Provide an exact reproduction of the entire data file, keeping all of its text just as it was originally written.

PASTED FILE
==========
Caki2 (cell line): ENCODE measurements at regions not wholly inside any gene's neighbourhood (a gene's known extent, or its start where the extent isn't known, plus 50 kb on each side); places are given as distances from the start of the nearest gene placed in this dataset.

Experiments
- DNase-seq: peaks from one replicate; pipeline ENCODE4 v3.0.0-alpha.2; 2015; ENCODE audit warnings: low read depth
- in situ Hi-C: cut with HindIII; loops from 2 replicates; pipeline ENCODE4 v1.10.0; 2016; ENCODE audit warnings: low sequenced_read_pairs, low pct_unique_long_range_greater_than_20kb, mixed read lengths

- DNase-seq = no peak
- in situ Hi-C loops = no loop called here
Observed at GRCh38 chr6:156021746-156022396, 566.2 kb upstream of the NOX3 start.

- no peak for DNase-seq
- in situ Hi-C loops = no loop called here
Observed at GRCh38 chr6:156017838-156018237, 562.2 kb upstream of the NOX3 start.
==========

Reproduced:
Caki2 (cell line): ENCODE measurements at regions not wholly inside any gene's neighbourhood (a gene's known extent, or its start where the extent isn't known, plus 50 kb on each side); places are given as distances from the start of the nearest gene placed in this dataset.

Experiments
- DNase-seq: peaks from one replicate; pipeline ENCODE4 v3.0.0-alpha.2; 2015; ENCODE audit warnings: low read depth
- in situ Hi-C: cut with HindIII; loops from 2 replicates; pipeline ENCODE4 v1.10.0; 2016; ENCODE audit warnings: low sequenced_read_pairs, low pct_unique_long_range_greater_than_20kb, mixed read lengths

- DNase-seq = no peak
- in situ Hi-C loops = no loop called here
Observed at GRCh38 chr6:156021746-156022396, 566.2 kb upstream of the NOX3 start.

- no peak for DNase-seq
- in situ Hi-C loops = no loop called here
Observed at GRCh38 chr6:156017838-156018237, 562.2 kb upstream of the NOX3 start.